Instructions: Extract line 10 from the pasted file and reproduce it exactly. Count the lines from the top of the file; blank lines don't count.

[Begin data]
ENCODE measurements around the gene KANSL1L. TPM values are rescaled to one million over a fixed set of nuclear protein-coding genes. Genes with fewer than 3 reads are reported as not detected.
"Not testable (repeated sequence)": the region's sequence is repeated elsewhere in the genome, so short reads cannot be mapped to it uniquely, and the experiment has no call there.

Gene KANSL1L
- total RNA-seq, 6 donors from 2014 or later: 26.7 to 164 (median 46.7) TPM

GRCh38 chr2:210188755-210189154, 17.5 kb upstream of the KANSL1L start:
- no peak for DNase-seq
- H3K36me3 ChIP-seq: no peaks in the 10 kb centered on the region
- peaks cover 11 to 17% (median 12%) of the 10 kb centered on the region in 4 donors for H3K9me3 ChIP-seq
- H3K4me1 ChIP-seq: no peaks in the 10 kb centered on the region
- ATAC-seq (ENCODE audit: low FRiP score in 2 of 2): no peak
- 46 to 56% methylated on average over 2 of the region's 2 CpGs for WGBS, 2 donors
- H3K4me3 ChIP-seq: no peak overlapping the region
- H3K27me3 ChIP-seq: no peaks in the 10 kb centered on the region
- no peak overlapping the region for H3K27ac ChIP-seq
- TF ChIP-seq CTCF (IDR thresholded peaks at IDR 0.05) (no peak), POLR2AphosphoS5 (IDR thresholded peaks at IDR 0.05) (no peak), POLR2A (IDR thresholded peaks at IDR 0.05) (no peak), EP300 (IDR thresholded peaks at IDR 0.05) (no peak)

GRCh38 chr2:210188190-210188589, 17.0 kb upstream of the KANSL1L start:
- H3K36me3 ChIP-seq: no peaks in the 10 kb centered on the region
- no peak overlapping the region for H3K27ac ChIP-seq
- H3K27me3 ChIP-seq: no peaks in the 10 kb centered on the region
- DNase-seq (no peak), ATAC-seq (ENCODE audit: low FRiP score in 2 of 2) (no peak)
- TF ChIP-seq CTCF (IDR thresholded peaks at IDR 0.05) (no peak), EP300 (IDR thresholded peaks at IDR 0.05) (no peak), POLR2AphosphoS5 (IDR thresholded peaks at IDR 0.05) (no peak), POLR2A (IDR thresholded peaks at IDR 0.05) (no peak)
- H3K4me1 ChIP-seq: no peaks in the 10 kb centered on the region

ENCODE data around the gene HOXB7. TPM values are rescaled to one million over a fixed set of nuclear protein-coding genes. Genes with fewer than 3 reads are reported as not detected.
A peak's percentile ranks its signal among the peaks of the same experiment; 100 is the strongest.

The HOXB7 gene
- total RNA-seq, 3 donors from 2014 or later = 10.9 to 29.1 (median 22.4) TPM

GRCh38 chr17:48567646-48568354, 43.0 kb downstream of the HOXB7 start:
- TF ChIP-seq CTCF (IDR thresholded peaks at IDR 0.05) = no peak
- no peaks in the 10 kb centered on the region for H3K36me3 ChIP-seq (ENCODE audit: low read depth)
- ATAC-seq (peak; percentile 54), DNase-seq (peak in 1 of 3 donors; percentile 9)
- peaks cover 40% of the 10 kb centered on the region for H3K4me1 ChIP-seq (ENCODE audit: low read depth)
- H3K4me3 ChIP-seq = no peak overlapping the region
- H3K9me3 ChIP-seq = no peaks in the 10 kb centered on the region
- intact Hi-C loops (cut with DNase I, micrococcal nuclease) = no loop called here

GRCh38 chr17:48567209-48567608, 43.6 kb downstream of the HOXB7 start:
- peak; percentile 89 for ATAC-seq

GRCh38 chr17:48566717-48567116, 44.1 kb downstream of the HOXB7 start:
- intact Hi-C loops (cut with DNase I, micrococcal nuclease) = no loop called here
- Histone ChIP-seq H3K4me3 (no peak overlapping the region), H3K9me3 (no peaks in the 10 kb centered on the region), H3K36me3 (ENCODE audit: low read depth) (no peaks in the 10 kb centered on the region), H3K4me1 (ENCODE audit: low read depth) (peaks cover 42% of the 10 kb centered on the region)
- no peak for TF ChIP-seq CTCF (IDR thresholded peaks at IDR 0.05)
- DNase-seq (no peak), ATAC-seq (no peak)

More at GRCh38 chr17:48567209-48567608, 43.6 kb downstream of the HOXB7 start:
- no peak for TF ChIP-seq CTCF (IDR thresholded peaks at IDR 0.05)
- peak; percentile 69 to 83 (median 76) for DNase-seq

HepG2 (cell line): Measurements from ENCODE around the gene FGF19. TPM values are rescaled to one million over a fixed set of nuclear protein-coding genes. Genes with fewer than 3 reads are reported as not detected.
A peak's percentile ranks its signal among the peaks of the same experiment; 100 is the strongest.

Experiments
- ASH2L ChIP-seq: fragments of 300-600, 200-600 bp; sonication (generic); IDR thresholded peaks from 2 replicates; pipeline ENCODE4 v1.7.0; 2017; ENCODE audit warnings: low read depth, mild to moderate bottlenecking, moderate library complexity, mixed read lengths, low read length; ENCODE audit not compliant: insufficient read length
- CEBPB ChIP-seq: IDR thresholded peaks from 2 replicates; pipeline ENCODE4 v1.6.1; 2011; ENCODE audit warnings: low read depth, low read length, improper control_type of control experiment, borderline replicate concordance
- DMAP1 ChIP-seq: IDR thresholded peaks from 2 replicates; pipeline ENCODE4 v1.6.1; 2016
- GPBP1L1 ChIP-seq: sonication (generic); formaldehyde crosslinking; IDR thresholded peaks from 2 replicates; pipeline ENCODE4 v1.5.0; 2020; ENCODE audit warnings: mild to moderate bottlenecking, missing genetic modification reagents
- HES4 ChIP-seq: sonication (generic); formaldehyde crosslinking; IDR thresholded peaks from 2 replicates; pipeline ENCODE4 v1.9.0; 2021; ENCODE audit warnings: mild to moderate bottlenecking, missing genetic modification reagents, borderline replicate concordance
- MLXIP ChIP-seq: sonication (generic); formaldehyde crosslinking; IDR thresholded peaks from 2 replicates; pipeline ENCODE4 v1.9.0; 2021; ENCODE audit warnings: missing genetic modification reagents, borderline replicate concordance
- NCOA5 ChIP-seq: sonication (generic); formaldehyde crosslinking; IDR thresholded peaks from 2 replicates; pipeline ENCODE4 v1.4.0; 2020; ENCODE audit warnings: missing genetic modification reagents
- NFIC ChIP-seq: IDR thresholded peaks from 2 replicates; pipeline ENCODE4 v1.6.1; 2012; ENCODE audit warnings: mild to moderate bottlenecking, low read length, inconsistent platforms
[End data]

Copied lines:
- ATAC-seq (ENCODE audit: low FRiP score in 2 of 2): no peak